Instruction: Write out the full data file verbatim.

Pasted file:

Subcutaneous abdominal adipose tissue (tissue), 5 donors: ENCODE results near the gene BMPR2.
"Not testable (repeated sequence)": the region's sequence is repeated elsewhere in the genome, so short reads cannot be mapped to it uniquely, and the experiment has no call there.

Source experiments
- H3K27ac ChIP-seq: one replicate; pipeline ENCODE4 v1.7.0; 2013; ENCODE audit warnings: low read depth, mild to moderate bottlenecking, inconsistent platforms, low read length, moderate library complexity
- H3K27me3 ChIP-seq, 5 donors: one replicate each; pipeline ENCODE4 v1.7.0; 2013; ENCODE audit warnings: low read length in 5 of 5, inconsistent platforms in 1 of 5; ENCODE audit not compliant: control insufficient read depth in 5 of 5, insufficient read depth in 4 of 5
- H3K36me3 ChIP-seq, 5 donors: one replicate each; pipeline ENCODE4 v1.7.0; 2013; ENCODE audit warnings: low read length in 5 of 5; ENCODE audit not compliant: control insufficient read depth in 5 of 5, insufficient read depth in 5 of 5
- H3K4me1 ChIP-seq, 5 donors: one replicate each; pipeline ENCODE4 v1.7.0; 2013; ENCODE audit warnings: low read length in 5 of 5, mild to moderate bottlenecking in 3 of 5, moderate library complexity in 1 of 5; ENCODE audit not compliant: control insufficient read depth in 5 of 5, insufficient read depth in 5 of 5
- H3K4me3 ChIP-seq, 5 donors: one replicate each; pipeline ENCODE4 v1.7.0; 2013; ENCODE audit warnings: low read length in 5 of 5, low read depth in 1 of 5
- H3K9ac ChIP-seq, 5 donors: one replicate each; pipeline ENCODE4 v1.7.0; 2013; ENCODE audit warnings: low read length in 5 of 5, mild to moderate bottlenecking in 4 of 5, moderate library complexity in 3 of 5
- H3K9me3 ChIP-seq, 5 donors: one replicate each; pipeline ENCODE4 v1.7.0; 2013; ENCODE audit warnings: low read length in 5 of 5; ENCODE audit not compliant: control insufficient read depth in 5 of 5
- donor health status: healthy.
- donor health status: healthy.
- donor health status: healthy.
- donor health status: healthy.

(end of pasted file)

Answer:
Subcutaneous abdominal adipose tissue (tissue), 5 donors: ENCODE results near the gene BMPR2.
"Not testable (repeated sequence)": the region's sequence is repeated elsewhere in the genome, so short reads cannot be mapped to it uniquely, and the experiment has no call there.

Source experiments
- H3K27ac ChIP-seq: one replicate; pipeline ENCODE4 v1.7.0; 2013; ENCODE audit warnings: low read depth, mild to moderate bottlenecking, inconsistent platforms, low read length, moderate library complexity
- H3K27me3 ChIP-seq, 5 donors: one replicate each; pipeline ENCODE4 v1.7.0; 2013; ENCODE audit warnings: low read length in 5 of 5, inconsistent platforms in 1 of 5; ENCODE audit not compliant: control insufficient read depth in 5 of 5, insufficient read depth in 4 of 5
- H3K36me3 ChIP-seq, 5 donors: one replicate each; pipeline ENCODE4 v1.7.0; 2013; ENCODE audit warnings: low read length in 5 of 5; ENCODE audit not compliant: control insufficient read depth in 5 of 5, insufficient read depth in 5 of 5
- H3K4me1 ChIP-seq, 5 donors: one replicate each; pipeline ENCODE4 v1.7.0; 2013; ENCODE audit warnings: low read length in 5 of 5, mild to moderate bottlenecking in 3 of 5, moderate library complexity in 1 of 5; ENCODE audit not compliant: control insufficient read depth in 5 of 5, insufficient read depth in 5 of 5
- H3K4me3 ChIP-seq, 5 donors: one replicate each; pipeline ENCODE4 v1.7.0; 2013; ENCODE audit warnings: low read length in 5 of 5, low read depth in 1 of 5
- H3K9ac ChIP-seq, 5 donors: one replicate each; pipeline ENCODE4 v1.7.0; 2013; ENCODE audit warnings: low read length in 5 of 5, mild to moderate bottlenecking in 4 of 5, moderate library complexity in 3 of 5
- H3K9me3 ChIP-seq, 5 donors: one replicate each; pipeline ENCODE4 v1.7.0; 2013; ENCODE audit warnings: low read length in 5 of 5; ENCODE audit not compliant: control insufficient read depth in 5 of 5
- donor health status: healthy.
- donor health status: healthy.
- donor health status: healthy.
- donor health status: healthy.